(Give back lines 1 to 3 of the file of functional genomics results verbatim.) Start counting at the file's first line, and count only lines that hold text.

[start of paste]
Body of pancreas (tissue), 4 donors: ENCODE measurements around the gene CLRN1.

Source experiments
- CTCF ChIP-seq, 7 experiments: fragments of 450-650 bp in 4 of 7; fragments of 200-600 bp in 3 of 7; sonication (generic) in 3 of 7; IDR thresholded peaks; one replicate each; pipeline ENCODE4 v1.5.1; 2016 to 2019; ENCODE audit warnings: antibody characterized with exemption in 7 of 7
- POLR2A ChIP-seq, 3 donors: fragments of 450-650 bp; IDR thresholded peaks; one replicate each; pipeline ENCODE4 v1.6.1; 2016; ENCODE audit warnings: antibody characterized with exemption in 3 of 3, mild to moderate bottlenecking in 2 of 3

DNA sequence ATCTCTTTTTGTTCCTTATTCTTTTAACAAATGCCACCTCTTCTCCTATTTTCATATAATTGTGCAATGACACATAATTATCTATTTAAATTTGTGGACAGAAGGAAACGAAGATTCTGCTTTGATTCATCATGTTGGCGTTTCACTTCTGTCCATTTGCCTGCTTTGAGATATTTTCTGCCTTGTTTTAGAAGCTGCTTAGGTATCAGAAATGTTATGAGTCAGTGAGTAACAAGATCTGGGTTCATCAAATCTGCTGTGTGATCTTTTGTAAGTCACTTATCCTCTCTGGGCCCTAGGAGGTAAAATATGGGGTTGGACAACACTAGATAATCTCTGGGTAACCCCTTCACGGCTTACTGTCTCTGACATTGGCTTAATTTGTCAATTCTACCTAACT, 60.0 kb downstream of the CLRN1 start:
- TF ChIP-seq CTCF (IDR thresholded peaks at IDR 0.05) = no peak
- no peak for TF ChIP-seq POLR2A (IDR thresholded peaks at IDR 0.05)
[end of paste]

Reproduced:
Body of pancreas (tissue), 4 donors: ENCODE measurements around the gene CLRN1.

Source experiments
- CTCF ChIP-seq, 7 experiments: fragments of 450-650 bp in 4 of 7; fragments of 200-600 bp in 3 of 7; sonication (generic) in 3 of 7; IDR thresholded peaks; one replicate each; pipeline ENCODE4 v1.5.1; 2016 to 2019; ENCODE audit warnings: antibody characterized with exemption in 7 of 7